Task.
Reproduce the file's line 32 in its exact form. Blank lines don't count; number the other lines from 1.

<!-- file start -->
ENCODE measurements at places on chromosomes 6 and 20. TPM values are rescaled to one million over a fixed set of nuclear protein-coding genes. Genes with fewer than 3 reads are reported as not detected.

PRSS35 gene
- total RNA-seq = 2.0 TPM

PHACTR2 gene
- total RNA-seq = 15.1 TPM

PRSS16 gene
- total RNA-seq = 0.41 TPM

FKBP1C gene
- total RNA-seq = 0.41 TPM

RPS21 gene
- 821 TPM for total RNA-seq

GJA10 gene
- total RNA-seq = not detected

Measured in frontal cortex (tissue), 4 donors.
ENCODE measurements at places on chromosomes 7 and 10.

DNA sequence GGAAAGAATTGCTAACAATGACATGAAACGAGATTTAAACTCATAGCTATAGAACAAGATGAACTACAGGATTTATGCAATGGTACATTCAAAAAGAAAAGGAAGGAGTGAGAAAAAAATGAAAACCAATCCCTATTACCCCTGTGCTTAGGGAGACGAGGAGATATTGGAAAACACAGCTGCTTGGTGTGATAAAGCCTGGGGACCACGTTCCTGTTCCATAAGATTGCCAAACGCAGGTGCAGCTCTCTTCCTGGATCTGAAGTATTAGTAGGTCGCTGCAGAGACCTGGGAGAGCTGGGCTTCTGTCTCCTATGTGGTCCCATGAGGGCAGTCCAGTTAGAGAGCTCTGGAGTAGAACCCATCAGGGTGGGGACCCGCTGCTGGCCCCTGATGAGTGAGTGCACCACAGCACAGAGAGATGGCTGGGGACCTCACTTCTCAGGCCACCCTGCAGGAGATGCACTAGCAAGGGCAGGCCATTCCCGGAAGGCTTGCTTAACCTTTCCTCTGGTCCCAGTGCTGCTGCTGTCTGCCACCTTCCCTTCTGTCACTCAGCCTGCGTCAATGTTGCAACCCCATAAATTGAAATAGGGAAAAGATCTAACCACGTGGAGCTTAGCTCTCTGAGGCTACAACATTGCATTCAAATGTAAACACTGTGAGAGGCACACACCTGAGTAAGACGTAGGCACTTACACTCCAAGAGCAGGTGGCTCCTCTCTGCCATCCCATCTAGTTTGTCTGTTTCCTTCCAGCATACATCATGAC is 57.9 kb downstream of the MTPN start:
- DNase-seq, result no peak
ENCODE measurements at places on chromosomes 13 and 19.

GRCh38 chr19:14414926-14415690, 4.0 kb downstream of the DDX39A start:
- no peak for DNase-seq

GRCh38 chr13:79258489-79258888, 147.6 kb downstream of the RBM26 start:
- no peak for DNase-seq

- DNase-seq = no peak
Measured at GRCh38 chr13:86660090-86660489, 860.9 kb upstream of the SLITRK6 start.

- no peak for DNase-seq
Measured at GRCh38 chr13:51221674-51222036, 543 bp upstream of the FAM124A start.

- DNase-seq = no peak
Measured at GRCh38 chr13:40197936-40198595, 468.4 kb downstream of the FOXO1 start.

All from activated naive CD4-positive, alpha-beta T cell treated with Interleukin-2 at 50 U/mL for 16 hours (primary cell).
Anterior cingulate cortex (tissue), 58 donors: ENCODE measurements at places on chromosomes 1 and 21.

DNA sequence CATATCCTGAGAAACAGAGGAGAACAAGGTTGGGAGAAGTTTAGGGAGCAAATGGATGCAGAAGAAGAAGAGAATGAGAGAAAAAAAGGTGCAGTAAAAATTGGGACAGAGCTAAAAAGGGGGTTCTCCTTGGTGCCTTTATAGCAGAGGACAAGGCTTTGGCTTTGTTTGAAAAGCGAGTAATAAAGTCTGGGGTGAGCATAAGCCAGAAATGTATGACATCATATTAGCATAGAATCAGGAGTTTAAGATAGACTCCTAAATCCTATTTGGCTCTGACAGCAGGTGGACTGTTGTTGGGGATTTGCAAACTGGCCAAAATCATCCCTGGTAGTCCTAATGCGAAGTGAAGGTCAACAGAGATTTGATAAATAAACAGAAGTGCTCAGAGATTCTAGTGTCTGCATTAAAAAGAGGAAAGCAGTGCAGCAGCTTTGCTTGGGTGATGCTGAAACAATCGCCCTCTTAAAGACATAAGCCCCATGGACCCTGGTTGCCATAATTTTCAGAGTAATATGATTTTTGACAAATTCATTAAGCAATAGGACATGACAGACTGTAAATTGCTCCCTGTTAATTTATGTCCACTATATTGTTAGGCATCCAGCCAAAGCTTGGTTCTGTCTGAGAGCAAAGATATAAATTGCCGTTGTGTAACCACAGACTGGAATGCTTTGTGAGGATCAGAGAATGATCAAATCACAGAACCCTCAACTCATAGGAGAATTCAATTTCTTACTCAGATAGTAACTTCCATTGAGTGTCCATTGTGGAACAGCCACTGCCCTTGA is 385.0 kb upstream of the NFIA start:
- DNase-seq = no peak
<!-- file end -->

- DNase-seq = no peak